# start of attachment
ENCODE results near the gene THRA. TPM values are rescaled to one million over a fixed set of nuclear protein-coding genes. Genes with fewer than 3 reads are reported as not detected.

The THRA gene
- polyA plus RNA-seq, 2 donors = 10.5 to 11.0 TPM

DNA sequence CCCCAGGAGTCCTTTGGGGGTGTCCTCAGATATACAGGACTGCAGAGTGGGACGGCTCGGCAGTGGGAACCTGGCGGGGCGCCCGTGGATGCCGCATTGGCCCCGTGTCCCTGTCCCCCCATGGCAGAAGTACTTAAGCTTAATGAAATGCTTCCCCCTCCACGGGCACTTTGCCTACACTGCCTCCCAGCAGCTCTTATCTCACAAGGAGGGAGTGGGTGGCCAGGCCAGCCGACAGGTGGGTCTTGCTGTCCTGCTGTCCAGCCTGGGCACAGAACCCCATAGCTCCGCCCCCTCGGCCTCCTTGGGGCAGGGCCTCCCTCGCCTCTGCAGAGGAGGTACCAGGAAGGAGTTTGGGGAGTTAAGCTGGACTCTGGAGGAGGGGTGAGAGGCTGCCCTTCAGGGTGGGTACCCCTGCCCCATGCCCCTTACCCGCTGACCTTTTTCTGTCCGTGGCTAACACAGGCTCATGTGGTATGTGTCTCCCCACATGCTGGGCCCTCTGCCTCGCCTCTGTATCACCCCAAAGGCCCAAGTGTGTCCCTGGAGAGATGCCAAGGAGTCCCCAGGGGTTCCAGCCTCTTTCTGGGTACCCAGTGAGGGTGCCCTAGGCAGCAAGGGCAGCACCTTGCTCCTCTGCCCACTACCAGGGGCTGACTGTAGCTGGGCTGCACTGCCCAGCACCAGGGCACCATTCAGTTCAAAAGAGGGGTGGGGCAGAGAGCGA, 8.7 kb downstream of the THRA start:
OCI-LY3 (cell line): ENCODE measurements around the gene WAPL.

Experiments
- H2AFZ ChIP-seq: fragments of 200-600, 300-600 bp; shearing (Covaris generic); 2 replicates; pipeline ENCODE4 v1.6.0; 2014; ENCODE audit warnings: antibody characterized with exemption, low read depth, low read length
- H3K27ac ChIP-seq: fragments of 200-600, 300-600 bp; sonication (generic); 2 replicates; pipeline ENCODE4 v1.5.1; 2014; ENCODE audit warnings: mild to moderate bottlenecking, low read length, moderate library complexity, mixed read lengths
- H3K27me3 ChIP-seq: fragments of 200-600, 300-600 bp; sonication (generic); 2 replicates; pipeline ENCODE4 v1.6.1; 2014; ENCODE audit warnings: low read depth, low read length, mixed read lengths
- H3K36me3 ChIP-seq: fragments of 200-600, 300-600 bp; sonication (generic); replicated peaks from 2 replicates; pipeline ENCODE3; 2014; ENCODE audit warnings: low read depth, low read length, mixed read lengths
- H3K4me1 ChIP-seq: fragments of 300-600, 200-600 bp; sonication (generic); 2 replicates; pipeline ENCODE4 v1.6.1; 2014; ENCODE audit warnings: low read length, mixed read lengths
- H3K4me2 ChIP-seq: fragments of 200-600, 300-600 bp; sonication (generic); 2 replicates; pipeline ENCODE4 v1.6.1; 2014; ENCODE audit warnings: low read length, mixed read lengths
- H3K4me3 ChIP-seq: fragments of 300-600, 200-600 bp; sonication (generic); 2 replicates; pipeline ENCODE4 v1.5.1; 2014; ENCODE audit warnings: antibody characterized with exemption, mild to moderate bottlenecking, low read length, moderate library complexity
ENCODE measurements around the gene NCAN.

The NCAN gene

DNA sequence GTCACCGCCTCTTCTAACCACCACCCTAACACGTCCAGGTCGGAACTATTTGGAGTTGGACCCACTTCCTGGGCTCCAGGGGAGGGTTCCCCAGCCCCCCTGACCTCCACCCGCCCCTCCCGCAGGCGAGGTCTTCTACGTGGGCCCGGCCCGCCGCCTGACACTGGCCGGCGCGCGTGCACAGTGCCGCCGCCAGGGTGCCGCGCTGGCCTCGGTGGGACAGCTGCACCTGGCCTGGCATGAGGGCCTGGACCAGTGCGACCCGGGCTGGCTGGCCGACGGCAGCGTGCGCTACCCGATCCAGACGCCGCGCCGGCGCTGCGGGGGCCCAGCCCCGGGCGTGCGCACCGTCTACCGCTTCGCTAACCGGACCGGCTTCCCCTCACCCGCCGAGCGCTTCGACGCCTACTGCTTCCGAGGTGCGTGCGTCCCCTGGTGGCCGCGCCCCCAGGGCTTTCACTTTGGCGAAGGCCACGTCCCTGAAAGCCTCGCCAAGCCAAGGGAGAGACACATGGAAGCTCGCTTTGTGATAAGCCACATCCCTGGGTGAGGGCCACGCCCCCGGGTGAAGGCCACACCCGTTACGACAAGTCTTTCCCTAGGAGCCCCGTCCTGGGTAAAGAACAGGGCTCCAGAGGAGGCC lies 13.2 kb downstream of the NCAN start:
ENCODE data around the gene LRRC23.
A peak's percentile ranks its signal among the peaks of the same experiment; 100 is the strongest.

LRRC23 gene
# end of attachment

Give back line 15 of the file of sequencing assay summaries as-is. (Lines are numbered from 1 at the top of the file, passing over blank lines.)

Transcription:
The NCAN gene